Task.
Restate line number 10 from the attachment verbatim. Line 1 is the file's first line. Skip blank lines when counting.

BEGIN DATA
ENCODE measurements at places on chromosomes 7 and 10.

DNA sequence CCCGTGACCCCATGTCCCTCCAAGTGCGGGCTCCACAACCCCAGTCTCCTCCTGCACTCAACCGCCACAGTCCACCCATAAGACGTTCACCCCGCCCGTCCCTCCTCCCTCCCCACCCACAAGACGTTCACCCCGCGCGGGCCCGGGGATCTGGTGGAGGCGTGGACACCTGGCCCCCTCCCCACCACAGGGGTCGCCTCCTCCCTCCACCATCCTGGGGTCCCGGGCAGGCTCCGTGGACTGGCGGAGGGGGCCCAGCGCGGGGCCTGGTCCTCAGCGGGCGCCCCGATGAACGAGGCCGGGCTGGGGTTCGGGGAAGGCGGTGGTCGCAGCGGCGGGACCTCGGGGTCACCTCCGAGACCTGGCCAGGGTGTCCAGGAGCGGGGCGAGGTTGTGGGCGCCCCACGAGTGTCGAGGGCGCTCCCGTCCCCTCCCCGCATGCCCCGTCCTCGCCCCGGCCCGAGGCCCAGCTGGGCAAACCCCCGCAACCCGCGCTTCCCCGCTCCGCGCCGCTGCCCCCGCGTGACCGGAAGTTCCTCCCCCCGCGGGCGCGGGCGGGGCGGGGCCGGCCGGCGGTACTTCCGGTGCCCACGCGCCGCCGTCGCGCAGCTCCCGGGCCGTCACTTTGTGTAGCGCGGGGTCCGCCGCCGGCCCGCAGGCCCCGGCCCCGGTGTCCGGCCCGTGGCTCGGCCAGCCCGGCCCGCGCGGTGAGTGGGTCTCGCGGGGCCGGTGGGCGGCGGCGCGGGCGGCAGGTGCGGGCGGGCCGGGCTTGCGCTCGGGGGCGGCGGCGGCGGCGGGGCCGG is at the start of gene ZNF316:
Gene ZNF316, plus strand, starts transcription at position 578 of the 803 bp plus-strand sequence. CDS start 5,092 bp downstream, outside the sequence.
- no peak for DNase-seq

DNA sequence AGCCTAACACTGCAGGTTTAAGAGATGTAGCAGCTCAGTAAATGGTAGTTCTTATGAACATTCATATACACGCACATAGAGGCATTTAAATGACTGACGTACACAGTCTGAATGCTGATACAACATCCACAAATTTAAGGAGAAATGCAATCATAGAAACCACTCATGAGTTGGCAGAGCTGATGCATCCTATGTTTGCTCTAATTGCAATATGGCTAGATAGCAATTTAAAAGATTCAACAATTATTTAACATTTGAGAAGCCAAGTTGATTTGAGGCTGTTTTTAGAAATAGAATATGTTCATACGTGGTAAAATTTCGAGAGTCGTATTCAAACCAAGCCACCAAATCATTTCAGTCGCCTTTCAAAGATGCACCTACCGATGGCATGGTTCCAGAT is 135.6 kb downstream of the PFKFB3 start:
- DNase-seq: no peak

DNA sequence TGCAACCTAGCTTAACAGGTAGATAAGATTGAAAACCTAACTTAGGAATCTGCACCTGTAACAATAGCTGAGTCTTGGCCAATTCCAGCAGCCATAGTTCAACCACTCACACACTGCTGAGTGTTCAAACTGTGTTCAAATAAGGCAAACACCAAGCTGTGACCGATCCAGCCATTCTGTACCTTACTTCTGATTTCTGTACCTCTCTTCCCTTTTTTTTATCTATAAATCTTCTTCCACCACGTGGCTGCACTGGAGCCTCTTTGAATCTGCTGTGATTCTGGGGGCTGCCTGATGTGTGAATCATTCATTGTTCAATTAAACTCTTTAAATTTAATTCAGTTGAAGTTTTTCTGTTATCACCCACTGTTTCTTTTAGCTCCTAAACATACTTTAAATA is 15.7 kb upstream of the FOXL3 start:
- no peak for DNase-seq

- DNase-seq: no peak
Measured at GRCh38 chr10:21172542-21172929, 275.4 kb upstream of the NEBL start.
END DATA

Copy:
Measured at GRCh38 chr10:21172542-21172929, 275.4 kb upstream of the NEBL start.